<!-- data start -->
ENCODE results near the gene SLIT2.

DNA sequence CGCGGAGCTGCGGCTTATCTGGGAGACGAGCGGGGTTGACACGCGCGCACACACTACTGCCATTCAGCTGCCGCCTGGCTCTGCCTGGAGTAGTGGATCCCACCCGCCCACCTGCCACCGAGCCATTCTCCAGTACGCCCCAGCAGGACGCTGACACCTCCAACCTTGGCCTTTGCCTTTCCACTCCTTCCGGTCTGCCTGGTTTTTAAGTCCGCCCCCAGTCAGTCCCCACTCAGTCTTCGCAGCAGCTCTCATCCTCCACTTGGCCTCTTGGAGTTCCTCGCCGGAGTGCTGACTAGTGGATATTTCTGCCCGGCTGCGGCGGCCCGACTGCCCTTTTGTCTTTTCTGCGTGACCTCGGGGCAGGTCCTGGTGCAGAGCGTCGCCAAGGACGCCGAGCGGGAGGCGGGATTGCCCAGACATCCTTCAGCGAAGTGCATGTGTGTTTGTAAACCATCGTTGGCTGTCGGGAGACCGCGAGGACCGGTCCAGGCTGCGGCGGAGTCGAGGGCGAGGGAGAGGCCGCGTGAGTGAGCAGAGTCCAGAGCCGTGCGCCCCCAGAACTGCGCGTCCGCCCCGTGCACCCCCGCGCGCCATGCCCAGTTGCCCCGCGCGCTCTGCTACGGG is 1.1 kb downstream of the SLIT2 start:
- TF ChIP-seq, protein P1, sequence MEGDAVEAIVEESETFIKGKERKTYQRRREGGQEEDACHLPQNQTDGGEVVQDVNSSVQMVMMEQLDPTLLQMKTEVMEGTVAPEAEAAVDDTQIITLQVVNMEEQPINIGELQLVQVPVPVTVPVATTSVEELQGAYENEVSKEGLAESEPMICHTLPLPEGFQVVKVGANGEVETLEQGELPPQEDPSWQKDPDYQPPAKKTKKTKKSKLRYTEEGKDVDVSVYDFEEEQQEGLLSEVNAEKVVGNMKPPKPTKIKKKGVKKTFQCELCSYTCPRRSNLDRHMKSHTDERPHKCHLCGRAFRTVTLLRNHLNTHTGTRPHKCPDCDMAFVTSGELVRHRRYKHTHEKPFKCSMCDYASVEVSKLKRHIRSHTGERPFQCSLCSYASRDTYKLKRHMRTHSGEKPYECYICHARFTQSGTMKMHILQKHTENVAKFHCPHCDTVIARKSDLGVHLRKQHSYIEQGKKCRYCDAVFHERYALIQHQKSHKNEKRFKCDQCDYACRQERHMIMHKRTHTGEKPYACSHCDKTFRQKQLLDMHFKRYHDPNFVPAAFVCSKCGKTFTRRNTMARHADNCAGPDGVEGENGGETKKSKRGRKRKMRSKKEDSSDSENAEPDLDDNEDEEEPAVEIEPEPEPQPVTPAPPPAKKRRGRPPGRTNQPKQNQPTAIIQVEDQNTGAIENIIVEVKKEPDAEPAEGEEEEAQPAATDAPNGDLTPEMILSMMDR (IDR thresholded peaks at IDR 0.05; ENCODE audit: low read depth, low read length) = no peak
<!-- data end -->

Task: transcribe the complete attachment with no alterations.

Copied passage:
ENCODE results near the gene SLIT2.

DNA sequence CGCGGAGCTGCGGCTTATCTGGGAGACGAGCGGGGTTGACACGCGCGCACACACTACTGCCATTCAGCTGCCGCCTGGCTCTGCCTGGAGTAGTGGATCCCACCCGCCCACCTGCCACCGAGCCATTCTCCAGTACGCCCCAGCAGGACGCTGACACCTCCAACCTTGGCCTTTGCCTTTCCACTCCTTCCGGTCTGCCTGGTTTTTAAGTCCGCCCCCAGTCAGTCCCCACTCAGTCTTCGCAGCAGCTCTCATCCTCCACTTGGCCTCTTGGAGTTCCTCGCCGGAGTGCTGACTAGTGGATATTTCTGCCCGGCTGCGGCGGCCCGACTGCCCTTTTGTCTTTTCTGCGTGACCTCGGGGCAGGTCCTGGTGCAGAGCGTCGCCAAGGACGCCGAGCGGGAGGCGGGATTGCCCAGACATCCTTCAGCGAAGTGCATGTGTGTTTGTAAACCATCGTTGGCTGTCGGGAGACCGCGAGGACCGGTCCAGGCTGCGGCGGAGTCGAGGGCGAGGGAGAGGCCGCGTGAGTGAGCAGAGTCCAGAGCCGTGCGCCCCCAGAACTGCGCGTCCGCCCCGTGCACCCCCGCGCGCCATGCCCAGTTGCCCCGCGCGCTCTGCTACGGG is 1.1 kb downstream of the SLIT2 start:
- TF ChIP-seq, protein P1, sequence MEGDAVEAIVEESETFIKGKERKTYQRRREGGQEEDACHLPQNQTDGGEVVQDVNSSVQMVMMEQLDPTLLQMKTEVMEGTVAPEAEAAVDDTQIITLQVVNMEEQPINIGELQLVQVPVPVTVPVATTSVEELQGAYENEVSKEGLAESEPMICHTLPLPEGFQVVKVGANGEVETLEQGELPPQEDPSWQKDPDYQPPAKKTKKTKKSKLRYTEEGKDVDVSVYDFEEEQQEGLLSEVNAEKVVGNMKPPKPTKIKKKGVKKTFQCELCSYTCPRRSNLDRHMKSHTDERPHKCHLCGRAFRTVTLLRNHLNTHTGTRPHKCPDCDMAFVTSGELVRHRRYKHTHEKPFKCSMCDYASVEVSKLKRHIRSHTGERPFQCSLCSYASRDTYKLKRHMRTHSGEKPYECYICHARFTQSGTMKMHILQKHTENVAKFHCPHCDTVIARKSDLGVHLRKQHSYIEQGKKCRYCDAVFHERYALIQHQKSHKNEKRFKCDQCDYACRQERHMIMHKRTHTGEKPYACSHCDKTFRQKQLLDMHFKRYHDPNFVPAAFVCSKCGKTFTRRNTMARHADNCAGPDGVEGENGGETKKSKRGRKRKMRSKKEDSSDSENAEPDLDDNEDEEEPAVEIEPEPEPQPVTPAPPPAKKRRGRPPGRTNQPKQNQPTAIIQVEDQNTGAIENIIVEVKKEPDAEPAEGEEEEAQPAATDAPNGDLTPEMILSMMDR (IDR thresholded peaks at IDR 0.05; ENCODE audit: low read depth, low read length) = no peak